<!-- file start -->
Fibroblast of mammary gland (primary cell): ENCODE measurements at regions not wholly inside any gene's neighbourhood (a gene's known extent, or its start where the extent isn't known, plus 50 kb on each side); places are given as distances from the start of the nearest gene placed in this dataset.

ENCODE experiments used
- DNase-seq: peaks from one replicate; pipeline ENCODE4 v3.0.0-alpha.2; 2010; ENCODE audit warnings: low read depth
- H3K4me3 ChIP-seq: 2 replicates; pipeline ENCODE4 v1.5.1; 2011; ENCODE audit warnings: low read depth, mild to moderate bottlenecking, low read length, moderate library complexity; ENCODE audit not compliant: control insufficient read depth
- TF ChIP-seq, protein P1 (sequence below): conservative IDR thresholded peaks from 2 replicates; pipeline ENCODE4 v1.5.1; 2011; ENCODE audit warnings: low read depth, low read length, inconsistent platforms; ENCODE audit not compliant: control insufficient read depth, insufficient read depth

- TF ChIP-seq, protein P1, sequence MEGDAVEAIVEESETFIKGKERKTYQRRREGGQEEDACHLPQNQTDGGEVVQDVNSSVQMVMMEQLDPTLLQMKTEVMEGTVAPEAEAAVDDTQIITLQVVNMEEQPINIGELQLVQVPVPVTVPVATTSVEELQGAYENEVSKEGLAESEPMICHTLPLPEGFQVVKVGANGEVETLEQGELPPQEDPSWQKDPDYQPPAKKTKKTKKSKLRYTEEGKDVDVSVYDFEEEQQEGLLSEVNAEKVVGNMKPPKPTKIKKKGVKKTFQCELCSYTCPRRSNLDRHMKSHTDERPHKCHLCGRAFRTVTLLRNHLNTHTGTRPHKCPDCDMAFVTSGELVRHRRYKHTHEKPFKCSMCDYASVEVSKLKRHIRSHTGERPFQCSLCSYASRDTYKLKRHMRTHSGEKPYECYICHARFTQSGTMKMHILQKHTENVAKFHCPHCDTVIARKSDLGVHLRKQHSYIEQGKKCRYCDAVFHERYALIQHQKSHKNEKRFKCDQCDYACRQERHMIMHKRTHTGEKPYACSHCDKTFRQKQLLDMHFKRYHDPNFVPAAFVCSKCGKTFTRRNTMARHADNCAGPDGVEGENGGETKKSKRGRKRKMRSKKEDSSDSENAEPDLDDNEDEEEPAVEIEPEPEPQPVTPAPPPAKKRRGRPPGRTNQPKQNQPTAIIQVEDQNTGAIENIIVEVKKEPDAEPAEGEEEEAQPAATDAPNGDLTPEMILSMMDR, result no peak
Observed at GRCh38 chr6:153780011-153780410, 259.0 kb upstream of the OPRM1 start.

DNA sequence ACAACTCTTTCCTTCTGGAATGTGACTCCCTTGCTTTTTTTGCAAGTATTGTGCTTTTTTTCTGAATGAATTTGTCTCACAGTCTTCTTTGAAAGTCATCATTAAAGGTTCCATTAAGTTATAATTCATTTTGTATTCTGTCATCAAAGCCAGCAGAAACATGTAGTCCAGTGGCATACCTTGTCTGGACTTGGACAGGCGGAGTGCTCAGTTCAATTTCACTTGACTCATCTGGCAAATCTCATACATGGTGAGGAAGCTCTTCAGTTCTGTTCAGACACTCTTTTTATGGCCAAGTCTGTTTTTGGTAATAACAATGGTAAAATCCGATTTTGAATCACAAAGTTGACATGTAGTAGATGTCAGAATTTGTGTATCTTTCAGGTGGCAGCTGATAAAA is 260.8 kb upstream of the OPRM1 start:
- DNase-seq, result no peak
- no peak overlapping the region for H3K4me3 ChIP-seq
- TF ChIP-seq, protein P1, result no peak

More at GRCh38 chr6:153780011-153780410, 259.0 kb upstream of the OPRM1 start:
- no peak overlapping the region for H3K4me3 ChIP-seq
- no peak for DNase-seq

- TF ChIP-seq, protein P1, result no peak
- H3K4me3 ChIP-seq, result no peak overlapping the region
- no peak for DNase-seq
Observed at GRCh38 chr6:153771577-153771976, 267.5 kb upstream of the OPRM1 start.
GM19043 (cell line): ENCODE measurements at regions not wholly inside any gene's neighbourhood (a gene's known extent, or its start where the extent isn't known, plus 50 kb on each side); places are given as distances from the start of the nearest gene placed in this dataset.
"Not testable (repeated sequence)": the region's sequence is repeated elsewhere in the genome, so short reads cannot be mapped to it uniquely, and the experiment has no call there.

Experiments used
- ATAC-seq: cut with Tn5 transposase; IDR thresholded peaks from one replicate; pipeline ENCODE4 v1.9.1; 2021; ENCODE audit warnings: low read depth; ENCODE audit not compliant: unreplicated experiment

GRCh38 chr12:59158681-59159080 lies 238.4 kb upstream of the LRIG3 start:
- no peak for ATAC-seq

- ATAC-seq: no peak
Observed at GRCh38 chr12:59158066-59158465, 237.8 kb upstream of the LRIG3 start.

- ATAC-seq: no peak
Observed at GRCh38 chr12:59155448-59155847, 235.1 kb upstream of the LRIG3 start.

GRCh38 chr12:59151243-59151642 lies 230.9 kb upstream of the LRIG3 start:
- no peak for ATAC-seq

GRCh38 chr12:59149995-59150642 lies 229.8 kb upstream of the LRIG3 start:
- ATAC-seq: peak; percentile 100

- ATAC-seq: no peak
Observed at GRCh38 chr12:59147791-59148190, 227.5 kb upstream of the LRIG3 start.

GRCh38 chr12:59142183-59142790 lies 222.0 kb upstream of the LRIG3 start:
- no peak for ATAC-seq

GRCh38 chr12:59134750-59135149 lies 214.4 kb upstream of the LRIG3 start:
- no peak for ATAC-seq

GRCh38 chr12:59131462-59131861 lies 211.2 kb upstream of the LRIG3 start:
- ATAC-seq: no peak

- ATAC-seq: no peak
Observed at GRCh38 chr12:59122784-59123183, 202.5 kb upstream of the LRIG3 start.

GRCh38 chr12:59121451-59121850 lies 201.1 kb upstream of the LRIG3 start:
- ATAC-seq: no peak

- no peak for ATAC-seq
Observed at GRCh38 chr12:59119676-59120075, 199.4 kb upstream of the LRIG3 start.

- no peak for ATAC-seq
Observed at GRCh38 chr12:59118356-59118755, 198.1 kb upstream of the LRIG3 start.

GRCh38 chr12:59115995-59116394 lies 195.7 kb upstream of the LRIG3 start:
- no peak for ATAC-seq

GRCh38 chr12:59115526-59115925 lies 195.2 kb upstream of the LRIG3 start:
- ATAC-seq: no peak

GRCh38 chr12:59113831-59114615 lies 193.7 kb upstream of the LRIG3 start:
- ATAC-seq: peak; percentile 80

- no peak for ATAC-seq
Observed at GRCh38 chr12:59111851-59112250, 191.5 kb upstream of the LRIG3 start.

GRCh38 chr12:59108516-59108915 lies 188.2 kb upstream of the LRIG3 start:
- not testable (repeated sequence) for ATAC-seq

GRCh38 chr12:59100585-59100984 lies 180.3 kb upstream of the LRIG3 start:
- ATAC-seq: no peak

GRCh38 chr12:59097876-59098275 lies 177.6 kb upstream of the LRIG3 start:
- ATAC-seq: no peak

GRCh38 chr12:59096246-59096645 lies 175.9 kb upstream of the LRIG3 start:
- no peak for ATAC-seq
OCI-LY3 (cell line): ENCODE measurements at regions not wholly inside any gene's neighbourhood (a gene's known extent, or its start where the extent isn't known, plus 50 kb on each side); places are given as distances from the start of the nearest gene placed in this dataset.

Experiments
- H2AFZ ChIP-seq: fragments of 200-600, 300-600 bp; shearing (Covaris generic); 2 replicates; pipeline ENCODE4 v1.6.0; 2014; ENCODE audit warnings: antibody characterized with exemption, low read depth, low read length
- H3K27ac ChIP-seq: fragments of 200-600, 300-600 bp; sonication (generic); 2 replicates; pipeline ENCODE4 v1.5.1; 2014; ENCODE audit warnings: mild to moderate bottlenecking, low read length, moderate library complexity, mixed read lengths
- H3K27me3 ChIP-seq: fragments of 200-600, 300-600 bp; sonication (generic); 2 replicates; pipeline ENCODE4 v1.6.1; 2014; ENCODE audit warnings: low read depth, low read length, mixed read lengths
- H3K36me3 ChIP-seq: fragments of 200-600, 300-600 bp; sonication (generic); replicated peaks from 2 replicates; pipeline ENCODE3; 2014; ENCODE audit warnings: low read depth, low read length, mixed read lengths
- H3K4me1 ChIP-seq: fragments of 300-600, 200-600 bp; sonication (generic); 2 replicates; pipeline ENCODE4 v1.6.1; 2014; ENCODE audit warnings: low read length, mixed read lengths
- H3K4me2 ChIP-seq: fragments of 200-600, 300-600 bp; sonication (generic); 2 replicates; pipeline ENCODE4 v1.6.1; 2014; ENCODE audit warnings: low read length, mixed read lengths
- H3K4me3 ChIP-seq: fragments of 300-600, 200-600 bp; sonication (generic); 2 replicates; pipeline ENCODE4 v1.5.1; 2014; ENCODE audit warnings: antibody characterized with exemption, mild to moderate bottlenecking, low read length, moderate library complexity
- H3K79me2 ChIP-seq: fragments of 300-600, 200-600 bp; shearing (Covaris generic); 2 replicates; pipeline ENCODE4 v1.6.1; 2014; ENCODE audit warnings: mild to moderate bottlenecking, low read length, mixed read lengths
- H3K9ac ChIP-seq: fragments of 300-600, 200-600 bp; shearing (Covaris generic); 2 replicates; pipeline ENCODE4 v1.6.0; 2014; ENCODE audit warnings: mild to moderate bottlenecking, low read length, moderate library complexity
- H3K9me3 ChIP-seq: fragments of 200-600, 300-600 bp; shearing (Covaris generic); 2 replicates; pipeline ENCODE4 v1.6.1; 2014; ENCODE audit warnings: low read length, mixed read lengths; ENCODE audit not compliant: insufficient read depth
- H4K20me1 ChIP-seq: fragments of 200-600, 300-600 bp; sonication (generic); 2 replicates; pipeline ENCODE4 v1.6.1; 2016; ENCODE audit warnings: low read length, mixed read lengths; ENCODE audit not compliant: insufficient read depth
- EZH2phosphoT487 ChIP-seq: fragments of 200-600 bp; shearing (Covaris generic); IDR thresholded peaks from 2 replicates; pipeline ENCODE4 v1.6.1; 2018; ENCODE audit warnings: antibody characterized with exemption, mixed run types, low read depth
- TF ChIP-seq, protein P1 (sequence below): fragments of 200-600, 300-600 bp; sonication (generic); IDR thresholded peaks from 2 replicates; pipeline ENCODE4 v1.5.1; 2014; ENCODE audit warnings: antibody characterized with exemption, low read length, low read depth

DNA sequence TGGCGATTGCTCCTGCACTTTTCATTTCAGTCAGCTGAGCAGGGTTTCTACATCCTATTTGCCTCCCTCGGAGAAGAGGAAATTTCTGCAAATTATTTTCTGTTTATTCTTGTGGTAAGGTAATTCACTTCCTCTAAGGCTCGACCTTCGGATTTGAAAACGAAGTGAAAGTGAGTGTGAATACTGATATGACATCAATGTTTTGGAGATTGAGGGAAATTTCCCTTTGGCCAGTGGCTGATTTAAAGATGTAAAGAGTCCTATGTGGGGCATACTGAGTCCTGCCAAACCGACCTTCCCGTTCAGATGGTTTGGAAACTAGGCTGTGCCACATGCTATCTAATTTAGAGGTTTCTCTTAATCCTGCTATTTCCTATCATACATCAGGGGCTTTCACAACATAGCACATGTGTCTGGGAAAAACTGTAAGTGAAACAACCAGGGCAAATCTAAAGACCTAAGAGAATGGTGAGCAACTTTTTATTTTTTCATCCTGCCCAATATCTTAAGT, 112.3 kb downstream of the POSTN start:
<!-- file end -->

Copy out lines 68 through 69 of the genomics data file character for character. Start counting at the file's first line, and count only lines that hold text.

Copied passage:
- H3K27ac ChIP-seq: fragments of 200-600, 300-600 bp; sonication (generic); 2 replicates; pipeline ENCODE4 v1.5.1; 2014; ENCODE audit warnings: mild to moderate bottlenecking, low read length, moderate library complexity, mixed read lengths
- H3K27me3 ChIP-seq: fragments of 200-600, 300-600 bp; sonication (generic); 2 replicates; pipeline ENCODE4 v1.6.1; 2014; ENCODE audit warnings: low read depth, low read length, mixed read lengths